Tuesday, May 17, 2022

This organization needs help rebuilding their emergency shelter after it flooded

(WYDaily file photo)
(WYDaily file photo)

One of the most difficult decisions a survivor of domestic violence can make is leaving, then, taking that next step to “make the call to reach out to someone you don’t know hoping they’re willing and able to open their doors,” said Sanu Dieng, Transitions Family Violence Services executive director.

After the Hampton-based organization’s largest emergency shelter flooded last September, they’re asking the community to step in and crowdfund at least $25,000 so that the doors are always open to someone requesting their services.

“Last year, we had 39 requests for shelter and we were full so that means we’re calling other community partners and even utilizing hotels,” Dieng said. “It just speaks to the fact that at this point we just don’t want that number to increase at all…this facility is really instrumental in us being able to provide safe housing.”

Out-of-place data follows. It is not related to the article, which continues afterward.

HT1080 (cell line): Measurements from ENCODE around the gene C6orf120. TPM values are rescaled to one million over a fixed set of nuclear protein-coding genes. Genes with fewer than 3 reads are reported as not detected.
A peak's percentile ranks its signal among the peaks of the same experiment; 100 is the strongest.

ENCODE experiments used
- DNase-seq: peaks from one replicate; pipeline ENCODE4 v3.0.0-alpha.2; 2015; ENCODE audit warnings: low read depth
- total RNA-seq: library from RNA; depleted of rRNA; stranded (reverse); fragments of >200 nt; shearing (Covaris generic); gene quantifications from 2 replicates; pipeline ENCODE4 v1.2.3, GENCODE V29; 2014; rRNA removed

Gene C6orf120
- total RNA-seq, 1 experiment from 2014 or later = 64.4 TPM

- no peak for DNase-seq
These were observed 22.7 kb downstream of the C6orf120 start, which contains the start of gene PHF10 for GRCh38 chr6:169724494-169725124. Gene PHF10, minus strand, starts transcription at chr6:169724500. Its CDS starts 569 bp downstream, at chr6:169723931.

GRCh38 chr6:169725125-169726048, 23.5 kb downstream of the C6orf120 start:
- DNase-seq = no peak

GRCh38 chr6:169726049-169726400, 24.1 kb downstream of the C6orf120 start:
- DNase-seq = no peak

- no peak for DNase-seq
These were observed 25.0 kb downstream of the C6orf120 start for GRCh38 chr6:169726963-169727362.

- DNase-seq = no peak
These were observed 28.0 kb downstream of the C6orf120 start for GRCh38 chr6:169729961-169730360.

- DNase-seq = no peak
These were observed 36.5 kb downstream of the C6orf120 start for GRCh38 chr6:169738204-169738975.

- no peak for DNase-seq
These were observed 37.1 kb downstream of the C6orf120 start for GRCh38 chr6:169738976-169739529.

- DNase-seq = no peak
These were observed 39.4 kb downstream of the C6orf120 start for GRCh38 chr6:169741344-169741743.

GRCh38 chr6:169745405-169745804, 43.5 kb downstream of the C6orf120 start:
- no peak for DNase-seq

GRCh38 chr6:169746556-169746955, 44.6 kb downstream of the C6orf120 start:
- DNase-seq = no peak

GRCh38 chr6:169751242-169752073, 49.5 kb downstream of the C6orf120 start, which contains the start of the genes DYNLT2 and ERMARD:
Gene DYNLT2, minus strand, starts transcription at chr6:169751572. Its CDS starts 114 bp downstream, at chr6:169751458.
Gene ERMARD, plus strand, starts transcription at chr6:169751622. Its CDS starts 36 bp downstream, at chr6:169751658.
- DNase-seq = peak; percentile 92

A complete kitchen rebuild, all new pipes and plumbing, and replacing essential furnishings now ridden with mold are necessities for the housing facility but won’t be covered by insurance, Dieng said.

On what a seemingly quiet Sunday night in September, as the children ate their dinner and families prepared for the week, approximately 23 people would be forced to once again “grab what they could” after an unknown source triggered the sprinkler system.

“We tried to make the transition as smooth as possible from that night and move the families the best way that we could,” she said.

Transitions Family Violence Services provided nearly 5,000 nights of shelter to more than 120 people in 2018, and families affected by the flooding have been relocated to “scattered sites” at undisclosed locations throughout the region.

As the only agency on the lower Peninsula that offers emergency housing, Dieng said “it’s been a hard hit for us.”

While the families might be commuting more from the scattered sites to case manager appointments, Dieng said the nonprofit is also accepting in-kind donations including gas cards, food, and household furnishings to fill transitional homes.

To learn more about Transitions and how to help in their initiative to rebuild, click here.

 

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